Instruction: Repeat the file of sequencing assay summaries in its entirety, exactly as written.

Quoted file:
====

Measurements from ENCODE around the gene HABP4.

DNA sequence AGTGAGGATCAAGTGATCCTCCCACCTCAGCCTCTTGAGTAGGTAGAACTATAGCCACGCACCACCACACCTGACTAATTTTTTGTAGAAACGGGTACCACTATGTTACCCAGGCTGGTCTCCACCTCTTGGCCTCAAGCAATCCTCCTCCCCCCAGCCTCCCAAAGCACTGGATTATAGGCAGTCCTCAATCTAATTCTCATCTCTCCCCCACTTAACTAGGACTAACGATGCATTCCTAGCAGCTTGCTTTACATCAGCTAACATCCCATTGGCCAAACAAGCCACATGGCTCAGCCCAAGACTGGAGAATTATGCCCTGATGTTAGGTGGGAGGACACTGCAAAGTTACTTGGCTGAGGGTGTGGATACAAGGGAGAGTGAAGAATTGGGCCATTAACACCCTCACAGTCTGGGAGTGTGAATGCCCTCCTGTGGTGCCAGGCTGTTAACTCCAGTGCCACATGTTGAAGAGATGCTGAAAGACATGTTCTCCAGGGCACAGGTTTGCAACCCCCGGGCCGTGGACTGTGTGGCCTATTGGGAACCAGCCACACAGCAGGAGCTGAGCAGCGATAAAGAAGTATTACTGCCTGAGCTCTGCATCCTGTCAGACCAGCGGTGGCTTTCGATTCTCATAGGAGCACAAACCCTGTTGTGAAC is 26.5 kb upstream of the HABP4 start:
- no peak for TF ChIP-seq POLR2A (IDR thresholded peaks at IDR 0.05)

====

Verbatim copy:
Measurements from ENCODE around the gene HABP4.

DNA sequence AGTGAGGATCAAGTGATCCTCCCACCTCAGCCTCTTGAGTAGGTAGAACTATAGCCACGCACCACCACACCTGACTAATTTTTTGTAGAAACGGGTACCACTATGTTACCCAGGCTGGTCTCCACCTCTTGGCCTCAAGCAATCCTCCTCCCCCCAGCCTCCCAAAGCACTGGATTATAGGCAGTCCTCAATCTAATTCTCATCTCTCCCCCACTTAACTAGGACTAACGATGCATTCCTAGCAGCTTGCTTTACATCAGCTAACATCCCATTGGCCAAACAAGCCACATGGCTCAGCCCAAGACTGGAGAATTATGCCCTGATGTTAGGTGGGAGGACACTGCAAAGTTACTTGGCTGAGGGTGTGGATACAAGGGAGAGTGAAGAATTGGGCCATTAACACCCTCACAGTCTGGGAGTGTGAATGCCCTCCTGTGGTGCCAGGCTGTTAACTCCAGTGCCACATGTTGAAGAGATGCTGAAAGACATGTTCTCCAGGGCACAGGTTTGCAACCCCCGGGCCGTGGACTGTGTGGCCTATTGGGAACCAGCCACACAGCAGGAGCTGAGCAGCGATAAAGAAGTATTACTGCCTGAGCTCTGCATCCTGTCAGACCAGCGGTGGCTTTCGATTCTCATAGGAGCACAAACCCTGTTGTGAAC is 26.5 kb upstream of the HABP4 start:
- no peak for TF ChIP-seq POLR2A (IDR thresholded peaks at IDR 0.05)